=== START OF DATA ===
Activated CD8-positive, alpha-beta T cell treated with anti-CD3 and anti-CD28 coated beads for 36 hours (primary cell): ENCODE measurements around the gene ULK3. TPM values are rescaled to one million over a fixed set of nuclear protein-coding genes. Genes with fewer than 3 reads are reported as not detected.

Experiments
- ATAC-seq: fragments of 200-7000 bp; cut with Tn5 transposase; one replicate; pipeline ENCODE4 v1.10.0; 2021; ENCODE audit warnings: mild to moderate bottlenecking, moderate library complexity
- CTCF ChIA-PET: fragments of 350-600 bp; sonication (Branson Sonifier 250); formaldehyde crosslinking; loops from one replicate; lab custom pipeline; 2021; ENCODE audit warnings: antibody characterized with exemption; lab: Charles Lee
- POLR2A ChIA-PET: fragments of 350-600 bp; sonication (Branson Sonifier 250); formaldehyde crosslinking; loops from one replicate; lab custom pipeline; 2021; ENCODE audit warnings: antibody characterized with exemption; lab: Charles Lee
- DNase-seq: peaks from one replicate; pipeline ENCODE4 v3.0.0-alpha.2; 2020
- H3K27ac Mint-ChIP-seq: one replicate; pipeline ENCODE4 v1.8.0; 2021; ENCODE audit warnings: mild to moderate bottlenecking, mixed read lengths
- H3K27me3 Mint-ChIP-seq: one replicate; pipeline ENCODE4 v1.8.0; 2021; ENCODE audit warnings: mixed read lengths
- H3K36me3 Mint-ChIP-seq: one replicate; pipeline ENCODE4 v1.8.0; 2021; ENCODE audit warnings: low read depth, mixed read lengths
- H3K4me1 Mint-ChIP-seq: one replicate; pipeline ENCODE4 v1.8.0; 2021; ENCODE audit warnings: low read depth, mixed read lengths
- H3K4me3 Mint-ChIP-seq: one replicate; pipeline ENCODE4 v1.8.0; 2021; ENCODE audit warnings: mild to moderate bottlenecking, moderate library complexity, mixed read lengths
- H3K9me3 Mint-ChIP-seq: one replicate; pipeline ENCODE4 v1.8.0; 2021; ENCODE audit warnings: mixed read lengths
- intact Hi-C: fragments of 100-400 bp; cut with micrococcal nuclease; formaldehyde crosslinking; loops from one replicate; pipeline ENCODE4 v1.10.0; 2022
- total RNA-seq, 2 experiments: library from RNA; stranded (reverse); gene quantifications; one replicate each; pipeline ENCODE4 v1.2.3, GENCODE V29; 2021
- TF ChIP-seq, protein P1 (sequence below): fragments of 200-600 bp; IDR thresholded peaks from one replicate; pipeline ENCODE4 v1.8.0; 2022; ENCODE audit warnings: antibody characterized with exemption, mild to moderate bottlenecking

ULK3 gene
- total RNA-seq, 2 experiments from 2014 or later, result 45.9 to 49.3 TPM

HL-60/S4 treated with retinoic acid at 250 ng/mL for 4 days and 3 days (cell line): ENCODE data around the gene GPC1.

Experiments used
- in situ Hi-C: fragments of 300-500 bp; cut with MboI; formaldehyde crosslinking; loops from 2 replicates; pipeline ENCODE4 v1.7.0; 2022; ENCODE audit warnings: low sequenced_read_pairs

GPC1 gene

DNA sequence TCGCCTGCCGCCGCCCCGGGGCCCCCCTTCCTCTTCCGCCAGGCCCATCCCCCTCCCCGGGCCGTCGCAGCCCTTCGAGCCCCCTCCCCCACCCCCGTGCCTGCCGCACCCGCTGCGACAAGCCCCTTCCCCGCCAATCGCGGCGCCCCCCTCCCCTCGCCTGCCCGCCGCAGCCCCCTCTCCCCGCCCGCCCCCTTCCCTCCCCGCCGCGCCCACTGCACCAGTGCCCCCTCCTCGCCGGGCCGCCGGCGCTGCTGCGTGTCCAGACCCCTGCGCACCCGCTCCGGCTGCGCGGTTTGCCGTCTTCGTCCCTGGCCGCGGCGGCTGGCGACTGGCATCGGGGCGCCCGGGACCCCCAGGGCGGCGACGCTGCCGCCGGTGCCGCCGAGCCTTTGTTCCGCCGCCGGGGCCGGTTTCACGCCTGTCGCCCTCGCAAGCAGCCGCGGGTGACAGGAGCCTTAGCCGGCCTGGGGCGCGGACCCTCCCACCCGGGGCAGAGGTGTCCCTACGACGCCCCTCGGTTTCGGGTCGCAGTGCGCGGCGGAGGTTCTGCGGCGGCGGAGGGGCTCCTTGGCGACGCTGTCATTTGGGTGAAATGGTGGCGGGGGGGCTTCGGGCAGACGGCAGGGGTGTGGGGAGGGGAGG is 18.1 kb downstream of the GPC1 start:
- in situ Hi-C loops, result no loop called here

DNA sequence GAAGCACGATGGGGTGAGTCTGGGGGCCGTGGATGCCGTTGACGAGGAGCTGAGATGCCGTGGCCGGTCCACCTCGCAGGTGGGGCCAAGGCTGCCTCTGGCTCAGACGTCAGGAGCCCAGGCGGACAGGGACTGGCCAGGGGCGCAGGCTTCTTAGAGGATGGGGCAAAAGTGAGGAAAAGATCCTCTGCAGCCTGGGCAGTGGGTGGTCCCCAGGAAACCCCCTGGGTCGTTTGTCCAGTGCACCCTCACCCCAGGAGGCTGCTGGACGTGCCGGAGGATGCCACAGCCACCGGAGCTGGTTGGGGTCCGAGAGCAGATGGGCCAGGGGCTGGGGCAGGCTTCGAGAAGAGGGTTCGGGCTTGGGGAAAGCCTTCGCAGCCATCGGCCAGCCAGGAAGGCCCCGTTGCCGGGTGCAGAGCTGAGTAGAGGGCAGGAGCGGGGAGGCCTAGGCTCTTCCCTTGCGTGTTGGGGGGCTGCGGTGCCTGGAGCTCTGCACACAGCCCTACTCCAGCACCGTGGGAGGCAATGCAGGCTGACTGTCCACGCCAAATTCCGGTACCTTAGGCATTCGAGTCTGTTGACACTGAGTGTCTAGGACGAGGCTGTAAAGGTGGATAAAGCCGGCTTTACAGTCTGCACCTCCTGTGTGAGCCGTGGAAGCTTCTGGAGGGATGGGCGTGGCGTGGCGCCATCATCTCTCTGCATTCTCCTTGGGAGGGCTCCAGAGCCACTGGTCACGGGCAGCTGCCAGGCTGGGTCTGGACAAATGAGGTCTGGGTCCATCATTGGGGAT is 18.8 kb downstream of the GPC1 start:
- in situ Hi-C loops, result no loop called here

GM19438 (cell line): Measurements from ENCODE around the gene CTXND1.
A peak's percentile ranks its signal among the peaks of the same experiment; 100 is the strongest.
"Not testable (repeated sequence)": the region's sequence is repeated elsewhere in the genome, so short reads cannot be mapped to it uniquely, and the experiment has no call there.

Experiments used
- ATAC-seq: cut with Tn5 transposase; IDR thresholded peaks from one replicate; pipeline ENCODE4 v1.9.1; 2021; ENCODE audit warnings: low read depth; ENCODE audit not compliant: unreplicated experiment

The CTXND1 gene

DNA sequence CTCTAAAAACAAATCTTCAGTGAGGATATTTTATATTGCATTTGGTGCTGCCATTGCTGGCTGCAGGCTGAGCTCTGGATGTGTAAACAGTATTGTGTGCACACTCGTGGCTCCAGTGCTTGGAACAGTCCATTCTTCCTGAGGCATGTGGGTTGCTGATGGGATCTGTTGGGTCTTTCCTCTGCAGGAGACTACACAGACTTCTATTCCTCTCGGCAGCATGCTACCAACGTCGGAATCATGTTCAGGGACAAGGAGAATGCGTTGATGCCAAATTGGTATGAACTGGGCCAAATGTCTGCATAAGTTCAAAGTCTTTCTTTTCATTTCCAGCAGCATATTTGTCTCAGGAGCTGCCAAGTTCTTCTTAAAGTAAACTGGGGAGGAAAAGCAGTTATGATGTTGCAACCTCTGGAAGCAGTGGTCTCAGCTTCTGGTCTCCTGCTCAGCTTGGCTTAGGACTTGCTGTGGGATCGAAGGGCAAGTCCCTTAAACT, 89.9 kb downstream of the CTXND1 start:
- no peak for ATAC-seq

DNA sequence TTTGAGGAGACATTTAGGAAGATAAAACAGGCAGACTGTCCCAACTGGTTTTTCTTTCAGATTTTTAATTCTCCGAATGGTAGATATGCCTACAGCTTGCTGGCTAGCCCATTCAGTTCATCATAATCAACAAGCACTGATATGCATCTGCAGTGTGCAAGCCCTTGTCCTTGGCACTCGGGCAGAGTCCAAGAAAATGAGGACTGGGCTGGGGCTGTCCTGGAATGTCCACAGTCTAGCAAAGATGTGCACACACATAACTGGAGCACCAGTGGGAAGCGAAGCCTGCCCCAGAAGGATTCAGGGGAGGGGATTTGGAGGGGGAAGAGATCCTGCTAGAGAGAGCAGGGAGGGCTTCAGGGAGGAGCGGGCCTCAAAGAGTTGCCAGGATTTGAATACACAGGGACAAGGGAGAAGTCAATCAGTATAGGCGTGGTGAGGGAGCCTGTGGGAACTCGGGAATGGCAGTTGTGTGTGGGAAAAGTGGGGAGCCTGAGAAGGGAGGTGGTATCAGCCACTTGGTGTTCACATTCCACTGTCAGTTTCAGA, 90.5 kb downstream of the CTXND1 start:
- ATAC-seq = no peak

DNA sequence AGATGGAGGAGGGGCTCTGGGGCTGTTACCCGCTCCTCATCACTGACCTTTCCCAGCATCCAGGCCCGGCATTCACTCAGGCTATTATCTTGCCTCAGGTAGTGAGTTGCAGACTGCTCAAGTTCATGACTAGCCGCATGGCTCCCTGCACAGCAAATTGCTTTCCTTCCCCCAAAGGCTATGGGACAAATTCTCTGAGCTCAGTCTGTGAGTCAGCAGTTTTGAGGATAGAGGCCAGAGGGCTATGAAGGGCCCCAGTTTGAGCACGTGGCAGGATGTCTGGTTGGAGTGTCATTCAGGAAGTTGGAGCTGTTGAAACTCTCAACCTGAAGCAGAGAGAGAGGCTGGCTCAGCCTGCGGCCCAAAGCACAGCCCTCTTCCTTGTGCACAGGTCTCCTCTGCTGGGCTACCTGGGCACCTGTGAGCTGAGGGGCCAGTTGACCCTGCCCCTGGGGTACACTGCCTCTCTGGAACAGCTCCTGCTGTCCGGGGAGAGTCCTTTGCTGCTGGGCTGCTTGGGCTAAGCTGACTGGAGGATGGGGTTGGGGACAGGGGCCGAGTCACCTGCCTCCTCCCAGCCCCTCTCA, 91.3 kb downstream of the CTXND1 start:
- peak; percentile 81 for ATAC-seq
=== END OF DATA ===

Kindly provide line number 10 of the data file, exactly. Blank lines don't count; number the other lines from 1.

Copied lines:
- H3K4me1 Mint-ChIP-seq: one replicate; pipeline ENCODE4 v1.8.0; 2021; ENCODE audit warnings: low read depth, mixed read lengths